Alden Jenks (courtesy of Other Minds)
The last of the four new digital-only albums recently released by Other Minds Records in its Modern Hits series is entitled Drones. It consists of three all-electronic compositions by Alden Jenks, all of which are being given world premiere recordings. These are all relatively early works in the history of electronic music, having been created between 1968 and 1972. The two earliest of these pieces were subsequently edited and revised when this album was being made.
1968 was a pivotal year for me. During that summer I joined my doctoral thesis advisor (at the time) at the Massachusetts Institute of Technology (MIT) to serve as his teaching assistant during his summer visit to the University of Colorado in Boulder. One of the first things I discovered was that the Merce Cunningham Dance Company was also on campus, getting their lungs in shape before performing as part of the arts festival for the Mexico City Olympics. A bulletin board had posted an announcement that John Cage would be giving a seminar on “Music and Mushrooms” to those who showed up at a specified place at a specified time. I was one of two to respond (the other being the husband of a dancer taking classes given by Company members).
The “seminar” amounted to hunting for mushrooms while talking about whatever happened to be on Cage’s mind at the time. That led to my spending additional time hanging out with David Tudor and Gordon Mumma, learning about the devices they were building to provide the music for the Cunningham performances. I had just begun to work on some experimental music software for a PDP-6 at the MIT Artificial Intelligence Laboratory (AI Lab); and the fact that I was working with computers at all was of interest to all three of the Cunningham musicians. Also, it was during those encounters that Mumma introduced me to Source, which, in turn, extensively broadened my perspective of live electronic music.
1968 was also the year that John Chowning’s approach to synthesis through frequency modulation techniques was first established. Back at the AI Lab, one of my colleagues implemented Chowning’s algorithm in such a way that its parameters could be controlled by flipping “sense switches” on the front panel of a PDP-10. A couple of us started playing with the interface, and I had the presence of mind to start a tape recorder. I then took the tape down to the studios of the campus radio station (whose call letters at the time were WTBS, as in Technology Broadcasting System) and experimented with different approaches to changing speed and direction and overdubbing. Eventually, a piece, which I called “Lemniscate,” emerged.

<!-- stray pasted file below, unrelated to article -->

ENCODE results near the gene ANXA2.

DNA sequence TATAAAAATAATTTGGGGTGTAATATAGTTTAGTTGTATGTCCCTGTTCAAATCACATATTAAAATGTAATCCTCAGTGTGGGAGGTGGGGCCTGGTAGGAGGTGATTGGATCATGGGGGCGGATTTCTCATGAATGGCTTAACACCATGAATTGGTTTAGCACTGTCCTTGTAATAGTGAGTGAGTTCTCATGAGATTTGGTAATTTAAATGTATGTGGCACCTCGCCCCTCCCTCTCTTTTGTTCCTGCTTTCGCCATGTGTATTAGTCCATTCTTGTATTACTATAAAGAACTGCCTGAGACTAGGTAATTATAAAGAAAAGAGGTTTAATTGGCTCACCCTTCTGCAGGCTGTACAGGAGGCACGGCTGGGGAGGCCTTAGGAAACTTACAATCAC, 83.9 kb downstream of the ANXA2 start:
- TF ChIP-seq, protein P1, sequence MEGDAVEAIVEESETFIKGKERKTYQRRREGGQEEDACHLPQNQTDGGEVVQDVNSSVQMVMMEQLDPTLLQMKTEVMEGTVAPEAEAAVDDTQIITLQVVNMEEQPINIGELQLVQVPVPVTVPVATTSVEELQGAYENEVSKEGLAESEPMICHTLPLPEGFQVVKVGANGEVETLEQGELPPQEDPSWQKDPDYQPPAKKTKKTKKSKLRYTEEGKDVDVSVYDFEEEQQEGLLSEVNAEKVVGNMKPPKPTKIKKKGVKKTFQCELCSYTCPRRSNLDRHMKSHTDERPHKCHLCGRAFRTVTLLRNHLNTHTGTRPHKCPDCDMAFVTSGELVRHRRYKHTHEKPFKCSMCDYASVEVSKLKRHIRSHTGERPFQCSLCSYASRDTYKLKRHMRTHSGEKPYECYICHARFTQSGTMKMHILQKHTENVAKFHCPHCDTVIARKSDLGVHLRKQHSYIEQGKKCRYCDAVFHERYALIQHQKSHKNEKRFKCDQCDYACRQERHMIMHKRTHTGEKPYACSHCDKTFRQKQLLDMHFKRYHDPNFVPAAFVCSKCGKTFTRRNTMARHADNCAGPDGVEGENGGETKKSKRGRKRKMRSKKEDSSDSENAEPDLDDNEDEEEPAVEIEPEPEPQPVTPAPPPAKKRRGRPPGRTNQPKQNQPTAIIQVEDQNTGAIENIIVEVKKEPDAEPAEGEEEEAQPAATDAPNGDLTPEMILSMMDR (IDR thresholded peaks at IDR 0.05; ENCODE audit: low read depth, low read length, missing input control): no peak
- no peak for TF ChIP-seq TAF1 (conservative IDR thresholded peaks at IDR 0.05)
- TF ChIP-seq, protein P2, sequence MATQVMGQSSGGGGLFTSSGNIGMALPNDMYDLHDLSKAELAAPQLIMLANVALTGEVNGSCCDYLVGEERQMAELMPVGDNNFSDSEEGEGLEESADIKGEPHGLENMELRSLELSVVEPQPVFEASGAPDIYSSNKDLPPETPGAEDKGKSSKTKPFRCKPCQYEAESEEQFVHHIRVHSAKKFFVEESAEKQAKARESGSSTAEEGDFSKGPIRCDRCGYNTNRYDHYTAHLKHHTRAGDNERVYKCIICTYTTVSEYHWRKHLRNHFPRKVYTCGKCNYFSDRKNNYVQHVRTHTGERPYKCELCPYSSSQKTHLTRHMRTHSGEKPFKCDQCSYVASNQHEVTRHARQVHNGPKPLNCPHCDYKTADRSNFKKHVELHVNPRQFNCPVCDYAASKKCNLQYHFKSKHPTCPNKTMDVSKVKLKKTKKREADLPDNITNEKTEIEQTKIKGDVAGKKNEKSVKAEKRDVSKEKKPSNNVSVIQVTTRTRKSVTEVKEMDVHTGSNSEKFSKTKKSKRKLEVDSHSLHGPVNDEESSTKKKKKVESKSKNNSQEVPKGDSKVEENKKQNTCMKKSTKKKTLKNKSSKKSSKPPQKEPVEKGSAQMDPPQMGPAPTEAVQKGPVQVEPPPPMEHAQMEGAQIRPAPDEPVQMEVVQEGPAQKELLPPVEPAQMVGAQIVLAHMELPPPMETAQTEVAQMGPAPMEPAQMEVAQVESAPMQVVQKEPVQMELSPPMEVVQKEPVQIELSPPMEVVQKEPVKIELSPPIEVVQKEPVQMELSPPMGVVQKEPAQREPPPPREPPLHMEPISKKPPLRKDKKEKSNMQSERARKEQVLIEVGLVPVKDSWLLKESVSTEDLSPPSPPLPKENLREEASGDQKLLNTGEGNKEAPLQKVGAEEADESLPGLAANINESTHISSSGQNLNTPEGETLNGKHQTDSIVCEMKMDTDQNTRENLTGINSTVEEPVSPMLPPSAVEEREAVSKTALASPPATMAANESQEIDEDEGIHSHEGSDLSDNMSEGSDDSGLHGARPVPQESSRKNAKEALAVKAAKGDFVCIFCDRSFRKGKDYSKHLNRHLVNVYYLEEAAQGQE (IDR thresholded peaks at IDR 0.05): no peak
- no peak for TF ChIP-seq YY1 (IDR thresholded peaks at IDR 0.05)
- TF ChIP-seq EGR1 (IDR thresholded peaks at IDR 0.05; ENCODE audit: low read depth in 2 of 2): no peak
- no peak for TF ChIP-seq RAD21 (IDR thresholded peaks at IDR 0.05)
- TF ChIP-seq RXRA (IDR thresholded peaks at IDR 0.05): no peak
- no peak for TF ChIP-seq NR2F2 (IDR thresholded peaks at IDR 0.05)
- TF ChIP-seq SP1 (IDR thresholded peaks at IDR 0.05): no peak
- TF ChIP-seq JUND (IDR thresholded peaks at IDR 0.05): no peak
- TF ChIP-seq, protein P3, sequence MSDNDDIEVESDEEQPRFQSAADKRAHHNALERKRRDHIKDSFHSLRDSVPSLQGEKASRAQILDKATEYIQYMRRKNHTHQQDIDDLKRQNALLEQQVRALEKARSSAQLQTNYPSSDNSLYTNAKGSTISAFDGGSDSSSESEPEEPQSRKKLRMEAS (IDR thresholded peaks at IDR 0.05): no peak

I relate this anecdote because it came flooding back from long-term memory as I read the notes that Jenks prepared for the three pieces on his album. The only real difference was that Jenks was taping either his own home-made electronics or his work on Buchla equipment at Mills College. I had stumbled on a way to do similar things with a computer at a time when just about all other work in “computer music” involved “batch processing” techniques, through which you did not know what you had actually done until the entire process had run its course and synthesized the results on audio tape.
As the album title suggests, each of the three pieces involved sustained sounds whose transformations evolve subtly and slowly (relatively so in the case of the third track). From that point of view, “Lemniscate” was a far “busier” piece. I was more interested in working from some kind of structural architecture, while the Jenks compositions on this album all have evolutionary qualities. Older and wiser (I hope), I am now more receptive to listening experiences that unfold steadily but gradually.
The album begins with “Namo,” which, created in 1971, sits in the middle of the album’s chronology. This is the one piece in which Jenks uses his own electronics, rather than a Buchla device. The title is a word that serves as a salutation addressed to a Buddhist divinity; but I have to confess that my own listening tends to home in only on the sounds themselves (with a certain amount of educated guessing about the electronic components behind those sounds). The piece runs for 23 minutes, but its evolving qualities are readily apprehended. If one accepts the ground rules of its creator, listening becomes an absorbing experience.
The earliest piece, “Lapis,” is the final track. It was made to accompany one of John Whitney’s experimental films. The piece is much shorter (a little over eight minutes); and, to use my own adjective, decidedly “busier.” Since I am familiar with many of Whitney’s films, I could appreciate the role that the music was playing (even though I was not familiar with the specific film for which Jenks made “Lapis”). For those unfamiliar with Whitney’s work, the underlying sense of activity that serves as foreground to a drone background should be sufficient to sustain the listening experience.
The longest piece (almost forty minutes in duration) was created for Stephen Hill to air on his Music from the Hearts of Space radio program. It’s full title is “Space (for Stephen Hill).” Those familiar with that program will be able to engage with this piece with just the right expectations for its approach to long-term sustained listening.
While the album itself is likely to be a trip down memory lane for my contemporaries (who are also Jenks’ contemporaries), I believe that this album still makes for absorbing listening for those in the “immediate present” who are willing to buy into its ground rules.